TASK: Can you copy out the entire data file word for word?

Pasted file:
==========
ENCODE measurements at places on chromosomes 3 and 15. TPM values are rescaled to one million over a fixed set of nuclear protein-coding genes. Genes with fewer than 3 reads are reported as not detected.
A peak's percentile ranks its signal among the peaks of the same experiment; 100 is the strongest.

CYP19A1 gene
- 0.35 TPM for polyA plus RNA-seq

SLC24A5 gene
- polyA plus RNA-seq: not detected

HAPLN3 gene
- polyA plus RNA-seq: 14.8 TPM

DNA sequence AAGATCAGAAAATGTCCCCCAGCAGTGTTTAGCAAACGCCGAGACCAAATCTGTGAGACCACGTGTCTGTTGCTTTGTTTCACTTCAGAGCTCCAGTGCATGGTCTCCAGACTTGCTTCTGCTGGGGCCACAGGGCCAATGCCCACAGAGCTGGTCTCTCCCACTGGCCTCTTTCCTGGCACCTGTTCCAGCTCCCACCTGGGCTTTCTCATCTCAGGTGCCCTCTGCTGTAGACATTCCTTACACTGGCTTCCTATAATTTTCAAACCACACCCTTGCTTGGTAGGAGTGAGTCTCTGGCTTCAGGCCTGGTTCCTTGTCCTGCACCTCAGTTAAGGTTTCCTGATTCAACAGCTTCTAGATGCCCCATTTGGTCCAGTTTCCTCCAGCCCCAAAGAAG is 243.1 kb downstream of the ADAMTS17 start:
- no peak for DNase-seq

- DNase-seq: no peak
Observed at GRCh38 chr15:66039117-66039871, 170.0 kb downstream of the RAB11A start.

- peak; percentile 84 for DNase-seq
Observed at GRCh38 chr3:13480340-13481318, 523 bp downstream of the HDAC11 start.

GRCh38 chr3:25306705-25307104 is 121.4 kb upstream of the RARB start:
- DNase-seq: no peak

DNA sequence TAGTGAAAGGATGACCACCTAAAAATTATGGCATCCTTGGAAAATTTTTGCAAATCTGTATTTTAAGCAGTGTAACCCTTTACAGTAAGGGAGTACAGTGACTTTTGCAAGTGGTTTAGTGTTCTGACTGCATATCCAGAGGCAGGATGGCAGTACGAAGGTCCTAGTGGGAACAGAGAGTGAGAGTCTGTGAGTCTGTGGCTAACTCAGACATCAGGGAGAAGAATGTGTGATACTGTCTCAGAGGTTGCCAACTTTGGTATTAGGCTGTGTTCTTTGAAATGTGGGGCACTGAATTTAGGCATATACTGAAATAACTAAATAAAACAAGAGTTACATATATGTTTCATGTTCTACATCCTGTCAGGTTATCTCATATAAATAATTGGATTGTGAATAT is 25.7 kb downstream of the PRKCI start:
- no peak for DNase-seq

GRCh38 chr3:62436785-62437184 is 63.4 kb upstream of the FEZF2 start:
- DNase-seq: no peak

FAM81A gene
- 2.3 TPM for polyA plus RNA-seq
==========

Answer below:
ENCODE measurements at places on chromosomes 3 and 15. TPM values are rescaled to one million over a fixed set of nuclear protein-coding genes. Genes with fewer than 3 reads are reported as not detected.
A peak's percentile ranks its signal among the peaks of the same experiment; 100 is the strongest.

CYP19A1 gene
- 0.35 TPM for polyA plus RNA-seq

SLC24A5 gene
- polyA plus RNA-seq: not detected

HAPLN3 gene
- polyA plus RNA-seq: 14.8 TPM

DNA sequence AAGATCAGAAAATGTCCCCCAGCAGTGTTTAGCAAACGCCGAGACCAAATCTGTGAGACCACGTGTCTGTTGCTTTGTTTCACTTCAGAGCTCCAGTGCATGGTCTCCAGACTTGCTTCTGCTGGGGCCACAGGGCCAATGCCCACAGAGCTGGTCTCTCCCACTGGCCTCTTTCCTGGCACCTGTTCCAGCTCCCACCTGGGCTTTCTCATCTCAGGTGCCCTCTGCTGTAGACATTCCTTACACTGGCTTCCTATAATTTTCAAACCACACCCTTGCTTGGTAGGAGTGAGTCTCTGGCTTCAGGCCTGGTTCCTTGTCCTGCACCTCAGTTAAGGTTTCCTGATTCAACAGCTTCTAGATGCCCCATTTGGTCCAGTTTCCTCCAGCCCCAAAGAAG is 243.1 kb downstream of the ADAMTS17 start:
- no peak for DNase-seq

- DNase-seq: no peak
Observed at GRCh38 chr15:66039117-66039871, 170.0 kb downstream of the RAB11A start.

- peak; percentile 84 for DNase-seq
Observed at GRCh38 chr3:13480340-13481318, 523 bp downstream of the HDAC11 start.

GRCh38 chr3:25306705-25307104 is 121.4 kb upstream of the RARB start:
- DNase-seq: no peak

DNA sequence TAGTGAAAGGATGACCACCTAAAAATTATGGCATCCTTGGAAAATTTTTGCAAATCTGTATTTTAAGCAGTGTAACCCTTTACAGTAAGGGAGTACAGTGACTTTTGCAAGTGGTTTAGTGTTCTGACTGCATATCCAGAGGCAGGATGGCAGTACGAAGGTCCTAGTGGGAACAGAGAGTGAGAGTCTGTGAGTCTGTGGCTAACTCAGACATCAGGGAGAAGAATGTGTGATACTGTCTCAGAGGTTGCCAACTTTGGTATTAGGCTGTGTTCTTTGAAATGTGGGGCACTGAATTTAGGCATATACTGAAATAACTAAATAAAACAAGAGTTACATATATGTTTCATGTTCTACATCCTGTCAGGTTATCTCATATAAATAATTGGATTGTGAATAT is 25.7 kb downstream of the PRKCI start:
- no peak for DNase-seq

GRCh38 chr3:62436785-62437184 is 63.4 kb upstream of the FEZF2 start:
- DNase-seq: no peak

FAM81A gene
- 2.3 TPM for polyA plus RNA-seq